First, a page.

• use a tong to hold the piece while I wipe the foot immediately after applying the base glaze, and then drip in Coastal Blue
      • after wiping the foot and seeing the rim dry enough then dip in Coastal Blue (after finding a dry enough spot to hold the piece)
    • The 2 options at this point are to use the Cream glaze sparingly or to not use at all.
  • Potter 2 suggested this after I said I really really like the blue glazing result
    • Try using “Amber Celadon” as the base glaze and then dip Coastal Blue.
    • This are my test mugs:

I really hope to find the happy place again, where my Cosmic Blue series can continue. However I am open to new illustrations of the celestial skies using different glaze combos that work well. Stay tuned for the updates!

Researching other Cosmic Blues

I did acquire inspiration after researching a bit.

  • 1) I have to ask my the team at Clayscapes Pottery if I could use some of these glazes in their kiln… Look at those blues!
  • 2) Found this on Pinterest:

His page: http://www.campbellpottery.com/

Crazy… Crazy for feeling so crazing

Pondering, mulling, thinking, analyzing, planning, hoping, etc.  Stay with me on this brief venture through exploration & pottery research.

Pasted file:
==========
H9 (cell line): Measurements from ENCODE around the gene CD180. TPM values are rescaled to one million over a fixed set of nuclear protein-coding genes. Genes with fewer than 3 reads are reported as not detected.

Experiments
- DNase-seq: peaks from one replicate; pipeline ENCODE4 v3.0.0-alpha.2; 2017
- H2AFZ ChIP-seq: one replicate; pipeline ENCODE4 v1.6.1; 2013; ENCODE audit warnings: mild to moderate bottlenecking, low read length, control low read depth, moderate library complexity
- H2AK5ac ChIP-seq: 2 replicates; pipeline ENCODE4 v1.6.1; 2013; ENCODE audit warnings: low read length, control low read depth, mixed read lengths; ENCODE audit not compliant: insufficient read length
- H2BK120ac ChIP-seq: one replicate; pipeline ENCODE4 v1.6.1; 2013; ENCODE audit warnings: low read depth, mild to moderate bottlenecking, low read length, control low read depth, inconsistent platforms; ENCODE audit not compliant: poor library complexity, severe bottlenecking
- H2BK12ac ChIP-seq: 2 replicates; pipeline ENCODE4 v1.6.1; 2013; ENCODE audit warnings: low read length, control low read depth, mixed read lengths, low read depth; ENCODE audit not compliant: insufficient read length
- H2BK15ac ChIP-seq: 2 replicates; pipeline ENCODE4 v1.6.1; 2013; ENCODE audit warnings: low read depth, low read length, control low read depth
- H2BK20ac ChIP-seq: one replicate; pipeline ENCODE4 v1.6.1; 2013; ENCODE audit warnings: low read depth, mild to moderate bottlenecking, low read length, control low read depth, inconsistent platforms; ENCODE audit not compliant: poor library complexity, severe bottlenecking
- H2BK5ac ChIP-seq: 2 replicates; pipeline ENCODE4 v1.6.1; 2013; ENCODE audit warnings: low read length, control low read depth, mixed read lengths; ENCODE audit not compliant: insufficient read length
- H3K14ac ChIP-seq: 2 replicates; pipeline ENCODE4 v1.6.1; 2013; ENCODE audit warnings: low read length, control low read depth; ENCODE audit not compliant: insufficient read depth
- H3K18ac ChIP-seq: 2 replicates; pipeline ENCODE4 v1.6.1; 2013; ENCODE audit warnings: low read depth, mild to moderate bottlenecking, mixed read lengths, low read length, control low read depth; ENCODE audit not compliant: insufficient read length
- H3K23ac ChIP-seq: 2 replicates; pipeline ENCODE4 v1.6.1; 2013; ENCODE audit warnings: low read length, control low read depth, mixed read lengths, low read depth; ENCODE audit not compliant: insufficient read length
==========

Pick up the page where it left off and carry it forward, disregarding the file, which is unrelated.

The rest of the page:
While juggling two clay bodies and exploring my intent for each clay for this year’s creation lots, I ventured down the rabbit hole of researching SLIPS & mason stains in hopes of decorating or enhancing my pieces in a cool new way. During this time my memories included brief mentions from Master Potters Millie (St. John) Schmidt (https://www.ipacny.org/millie-st-john) and Tim See (http://www.timseeceramics.com, https://www.youtube.com/user/timseepots). But I had a twist to include, which was “would mason stains work well on bmix wood clay body for wood-firing“…which I plan to research more of course…

So then I happen to pop over to the issue of CRAZING, which for some reason led my curiosity to body cracking and glaze popping

Do you see how my mind trails? LOL

So today though, I research and find a resting area in the rabbit hole I’m venturing where I exclaim (silently of course), “Ahhh! My college chem courses have just laughed at me!” (see picture below “Figure 2”).  What a good moment for some humor!